Why The "Copy Protection Is Necessary" Argument Doesn't Make Sense

from the breaking-it-down dept

We've noted multiple times in the past how the Progress and Freedom Foundation (a DC-based think tank) seems to keep taking positions that make no sense when you actually look at them. This includes things like saying that open spectrum discourages innovation, net neutrality equals theft and that fair use slows innovation. Each of these is pretty easily picked apart, and are based on both ignoring facts and making provably false assumptions. This was seen repeatedly last month at the CATO conference on copyrights, which included three separate PFF speakers -- all of whom ignored facts and made false assumptions. One of them, Solveig Singleton, has now released a paper based on her discredited talk at the event about how the DMCA isn't so bad. At the same time, she has posted a rebuttal to Tim Lee's paper on how the DMCA has harmed competition. You can read the various arguments back and forth if you want to dig into things, but Tim Lee has written a response that hits on an important hidden issue that is worth talking about in more detail.

What Lee points out, is that the defenders of the DMCA tend to defend it on one of two points, and shift back and forth between them when convenient (that is, when the other point is shown to not hold). However, when you look at the two separately, you realize how the entire argument falls apart. The two arguments are basically: "copy protection acts as a necessary speed bump" and "the internet has changed everything." What Tim Lee notices is that the speed bump argument only refers to people copying content from someone you know (i.e., ripping their CD or having them send you files directly). Because, as pretty much everyone knows, no copy protection works, and any file is available online (which the EFF points out in their own rebuttal to Singleton). So, there's no such thing as a speedbump for infringement if you're just downloading files online. They're already available -- so adding copy protection to the files that are sold makes no difference to internet distribution. That leads to the second issue. It may be true that "the internet changes everything" as a means of distribution -- but since copy protection has had no effect, whatsoever, on the availability of content online, then it's clear that the claim that DRM is needed because the internet changes everything makes no sense. It's had no effect, so how could it be needed?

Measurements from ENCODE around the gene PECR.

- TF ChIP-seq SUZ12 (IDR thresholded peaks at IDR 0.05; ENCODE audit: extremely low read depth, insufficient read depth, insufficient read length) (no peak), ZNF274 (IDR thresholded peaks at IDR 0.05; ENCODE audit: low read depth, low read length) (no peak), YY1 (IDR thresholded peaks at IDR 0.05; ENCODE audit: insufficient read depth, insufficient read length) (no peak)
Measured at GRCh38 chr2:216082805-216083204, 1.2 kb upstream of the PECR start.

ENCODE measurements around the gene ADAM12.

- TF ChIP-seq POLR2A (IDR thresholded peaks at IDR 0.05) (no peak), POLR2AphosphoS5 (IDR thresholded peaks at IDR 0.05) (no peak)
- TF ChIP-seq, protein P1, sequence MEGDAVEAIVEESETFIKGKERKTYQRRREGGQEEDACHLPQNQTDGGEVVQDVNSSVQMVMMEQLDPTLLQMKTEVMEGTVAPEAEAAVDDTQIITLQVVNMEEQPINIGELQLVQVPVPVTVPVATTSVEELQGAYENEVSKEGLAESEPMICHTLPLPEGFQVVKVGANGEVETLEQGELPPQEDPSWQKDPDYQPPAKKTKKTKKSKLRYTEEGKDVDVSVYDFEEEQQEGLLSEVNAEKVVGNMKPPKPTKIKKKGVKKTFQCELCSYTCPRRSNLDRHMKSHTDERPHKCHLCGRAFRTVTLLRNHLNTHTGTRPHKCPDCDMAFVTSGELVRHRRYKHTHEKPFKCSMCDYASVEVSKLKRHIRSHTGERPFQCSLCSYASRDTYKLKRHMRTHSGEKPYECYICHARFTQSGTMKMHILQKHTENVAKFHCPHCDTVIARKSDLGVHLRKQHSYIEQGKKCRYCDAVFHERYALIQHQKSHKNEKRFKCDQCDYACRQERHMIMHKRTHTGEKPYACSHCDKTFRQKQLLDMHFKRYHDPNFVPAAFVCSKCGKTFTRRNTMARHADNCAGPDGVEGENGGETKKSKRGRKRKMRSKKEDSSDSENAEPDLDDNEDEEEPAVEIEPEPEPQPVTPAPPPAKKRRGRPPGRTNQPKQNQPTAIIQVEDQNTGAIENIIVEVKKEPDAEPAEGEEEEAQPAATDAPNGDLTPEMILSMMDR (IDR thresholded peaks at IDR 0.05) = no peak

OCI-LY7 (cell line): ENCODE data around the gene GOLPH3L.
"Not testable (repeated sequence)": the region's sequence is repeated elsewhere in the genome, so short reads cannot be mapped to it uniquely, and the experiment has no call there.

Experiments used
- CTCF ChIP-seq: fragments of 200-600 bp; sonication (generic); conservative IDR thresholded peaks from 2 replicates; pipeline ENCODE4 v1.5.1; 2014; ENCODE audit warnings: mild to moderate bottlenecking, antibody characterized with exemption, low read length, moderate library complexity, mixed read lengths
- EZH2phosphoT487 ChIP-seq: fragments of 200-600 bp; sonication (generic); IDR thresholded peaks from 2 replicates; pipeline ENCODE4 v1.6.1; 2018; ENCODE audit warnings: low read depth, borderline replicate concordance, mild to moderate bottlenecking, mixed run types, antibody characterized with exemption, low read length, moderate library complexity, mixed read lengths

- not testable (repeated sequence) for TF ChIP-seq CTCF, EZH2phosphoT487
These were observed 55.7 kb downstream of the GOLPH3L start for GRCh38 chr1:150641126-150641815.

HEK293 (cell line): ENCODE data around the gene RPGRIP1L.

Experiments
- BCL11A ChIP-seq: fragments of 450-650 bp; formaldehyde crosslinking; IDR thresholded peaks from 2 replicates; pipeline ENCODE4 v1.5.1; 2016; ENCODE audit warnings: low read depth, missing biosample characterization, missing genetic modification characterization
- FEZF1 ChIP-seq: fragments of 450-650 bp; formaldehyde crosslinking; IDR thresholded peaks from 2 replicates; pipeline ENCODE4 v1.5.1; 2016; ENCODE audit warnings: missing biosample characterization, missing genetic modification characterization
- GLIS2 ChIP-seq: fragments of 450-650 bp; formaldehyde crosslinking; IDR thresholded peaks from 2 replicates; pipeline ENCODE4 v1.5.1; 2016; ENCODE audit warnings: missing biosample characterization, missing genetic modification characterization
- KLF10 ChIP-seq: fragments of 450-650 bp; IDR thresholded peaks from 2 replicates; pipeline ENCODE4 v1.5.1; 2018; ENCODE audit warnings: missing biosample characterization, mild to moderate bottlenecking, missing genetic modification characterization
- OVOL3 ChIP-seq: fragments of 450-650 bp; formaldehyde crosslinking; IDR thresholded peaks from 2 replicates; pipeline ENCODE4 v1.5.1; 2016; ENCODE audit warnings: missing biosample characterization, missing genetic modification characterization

The only area where they could claim it does make any sense is in the realm of personal copying (what Lee refers to as "meatspace copying") among people who know each other. And, of course, that has been possible (and, in some cases, encouraged) since well before any copy protection ever existed. That kind of personal copying has its own "speedbumps" built in -- in that people have to find someone who has a copy, figure out how to make the copy themselves, and provide whatever form of storage media the copy will be made to. If anything, those speedbumps simply push people to go online where they can download the content (which, you'll remember, is not impacted by DRM at all). In other words, the only part of the argument that even remotely makes sense is the same issue that has always been around, and which most agree is a very minor issue compared to internet-based file sharing. In fact, every time in the past that the entertainment industry has raised this issue of new technology allowing unfettered copies (piano rolls, radio, cassette tapes, VCRs, CD players, MP3 players) rather than harm the industry, these changes have helped it grow. So, by pushing DRM about the only thing the industry seems to be doing is holding back the latest innovation that should be helping the industry grow. Either way, the next time PFF or anyone tells you the DMCA and copy protection are necessary, dig deeper into exactly why that is -- and make sure to distinguish between "meatspace copying" and internet distribution, because their argument pretty much falls apart when you split them up.

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  1. identicon
    Cober, 12 May 2006 @ 12:52pm

    Missing the point

    instead of there being 1000's of different versions available all over the net, there are initially fewer copies That is a completely bogus argument - even though there are less "varieties" of a given content file, it is still avaialable. So the fewer varieties spread - maybe the DRM has slowed down disribution by a few hopurs, so what. How many different versions of a file do you want, anyway?

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